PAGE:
The terrain on one side of an edge can be a different height from the terrain on the opposite side. Each edge is a discontinuity in the heightmap.

Each edge can also be a wall, impassable even if there is no cliff.

This augmented heightmap gives us an interesting 3D surface on which to move our play pieces. Grids and height samples complement each other - between each four samples there is a grid square.


A drawing made of connected straight-line edges is a polygon mesh, whether in 2D or 3D. Edges connect vertices. Edges divide the plane into a set of polygonal faces.

The classic way of representing such a mesh is using a half-edge data structure - the same structure used in most 3D modelling packages.

Diagram of vertices and half edges

An edge between vertex A and vertex B is actually represented as a pair of directed half-edges. One half-edge travels from A to B, and the opposite half-edge travels from B to A.

The half-edge data structure lets us know which edges, vertices and faces are connected to each other.

Maintaining all these linked lists is extremely fiddly. But it ends up being useful.

With this topological information the can answer questions about the mesh. Which edges describe the perimeter of a face? Which edges are connected to each vertex? In which order?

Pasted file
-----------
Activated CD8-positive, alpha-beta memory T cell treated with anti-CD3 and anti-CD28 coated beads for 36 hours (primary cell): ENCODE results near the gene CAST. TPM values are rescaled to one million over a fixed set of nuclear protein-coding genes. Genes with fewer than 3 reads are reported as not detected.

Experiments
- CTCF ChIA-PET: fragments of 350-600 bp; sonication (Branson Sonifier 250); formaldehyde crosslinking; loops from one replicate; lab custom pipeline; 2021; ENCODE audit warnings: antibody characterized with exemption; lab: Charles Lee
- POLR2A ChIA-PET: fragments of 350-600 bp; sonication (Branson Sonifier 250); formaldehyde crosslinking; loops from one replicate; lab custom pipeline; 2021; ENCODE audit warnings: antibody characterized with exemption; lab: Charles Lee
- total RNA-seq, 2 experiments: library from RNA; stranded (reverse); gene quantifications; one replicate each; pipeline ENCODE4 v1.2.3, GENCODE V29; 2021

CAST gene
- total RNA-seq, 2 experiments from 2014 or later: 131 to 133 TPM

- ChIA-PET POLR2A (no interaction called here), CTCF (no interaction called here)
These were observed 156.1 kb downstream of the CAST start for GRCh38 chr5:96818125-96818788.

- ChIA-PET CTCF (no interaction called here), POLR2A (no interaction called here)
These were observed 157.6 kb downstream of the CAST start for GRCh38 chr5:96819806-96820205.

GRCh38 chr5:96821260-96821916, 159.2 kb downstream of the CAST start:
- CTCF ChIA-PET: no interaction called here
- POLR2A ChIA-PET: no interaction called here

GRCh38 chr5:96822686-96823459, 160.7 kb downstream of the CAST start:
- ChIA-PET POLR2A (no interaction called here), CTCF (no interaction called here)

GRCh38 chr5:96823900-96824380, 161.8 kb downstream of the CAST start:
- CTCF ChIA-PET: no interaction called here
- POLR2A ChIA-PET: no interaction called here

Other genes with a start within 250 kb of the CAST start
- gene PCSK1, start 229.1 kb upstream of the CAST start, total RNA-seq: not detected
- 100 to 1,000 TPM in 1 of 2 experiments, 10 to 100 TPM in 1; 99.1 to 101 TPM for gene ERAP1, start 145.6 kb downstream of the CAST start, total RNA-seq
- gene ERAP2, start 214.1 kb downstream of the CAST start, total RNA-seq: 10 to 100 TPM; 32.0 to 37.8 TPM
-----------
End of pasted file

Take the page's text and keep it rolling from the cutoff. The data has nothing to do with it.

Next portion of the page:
One of the great things about a heightmap is its regularity. We store the height as just one number for each sample.

Unfortunately, adding cliffs destroys this beautiful simplicity.

Look at a sample point intersected by an edge:

Diagram of left and right mesh at a sample intersected by an edge

This sample now needs to store two heights - one for each side of the edge.

The case at a sample point which is a vertex in the edge graph is even more irregular:

Diagram of mesh split into corners by edges around a vertex

The vertex is split into a series of corners, each of which is disconnected from the others and which has its own height. If we allow horizontal, vertical, and 45° diagonals, there can be up to eight corners at each vertex.

My implementation stores these additional required heights in two places.

On the heightmap:

On the mesh:

The topology of the triangular mesh generated from the cliffmap must take these discontinuities into account, selecting the correct height at each triangle vertex depending on the angle of approach. Normal calculation is also not quite so simple anymore.


Getting it to this point has been quite hard! Updating a half-edge structure is very fiddly, and I am always tempted to use accelerating structures to optimize spatial queries. I did a lot of work on those before throwing it away and brute forcing my way through each edge and vertex one-by-one.

Maybe in the future I'll have time for more elegant algorithms.

I still need to add generation of cliff and wall geometry, which is going to be another tricky problem, especially where edges meet around each vertex.

Let me know what you think! >:D